In six months, New Mexico’s hideously complicated tax code will get just a little bit simpler.
As the Santa Fe New Mexican reported earlier this week, the state’s solar tax credit, which “pays as much as 10 percent (up to $9,000) for solar photovoltaic or solar thermal systems,” expires at the end of 2016.
Not surprisingly, subsidy-seekers are signing up a rapid clip, in advance of the credit’s impending sunset. And “greens” are whining that the disappearance of the perk will spell doom for the solar “industry” in the Land of Enchantment.
Time will tell. But one thing we know for sure. In New Mexico, the fourth-sunniest state, solar has been a bit of a bust. Despite massive subsidization at the federal and state levels, and more sunshine than 45 other states, the Land of Enchantment is no solar star. The chart below, of “distributed solar PV installed capacity,” shows where we stand.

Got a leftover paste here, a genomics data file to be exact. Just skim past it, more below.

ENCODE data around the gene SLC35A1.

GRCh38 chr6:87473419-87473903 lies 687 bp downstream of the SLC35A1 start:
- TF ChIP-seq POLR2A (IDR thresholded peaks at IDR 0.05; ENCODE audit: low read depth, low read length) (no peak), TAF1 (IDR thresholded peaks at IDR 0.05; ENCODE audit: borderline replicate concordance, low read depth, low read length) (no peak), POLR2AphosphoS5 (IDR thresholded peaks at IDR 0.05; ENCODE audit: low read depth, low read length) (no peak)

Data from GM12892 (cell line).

Source: U.S. Energy Information Administration
Cloudy, misty, foggy, rainy, and snowy, Maryland, New Jersey, Pennsylvania, Connecticut, New York, and Massachusetts make the top ten list. But not New Mexico.
For fans of Econ 101, this is good news. Crony capitalism considerations aside, as legislators James Strickler, James Townsend, and Larry Scott wrote in an Albuquerque Journal op-ed last year, “nightfall, the low efficiency of the panels when the sun is low on the horizon and occasional rainy days” make the (unsubsidized) “cost of a rooftop solar system installation … approximately seven times the cost per kilowatt of the most efficient power generating technology.”
The end of New Mexico’s tax perk for solar is a good thing. Now let’s get to work on the other giveaways that infest state’s tax code.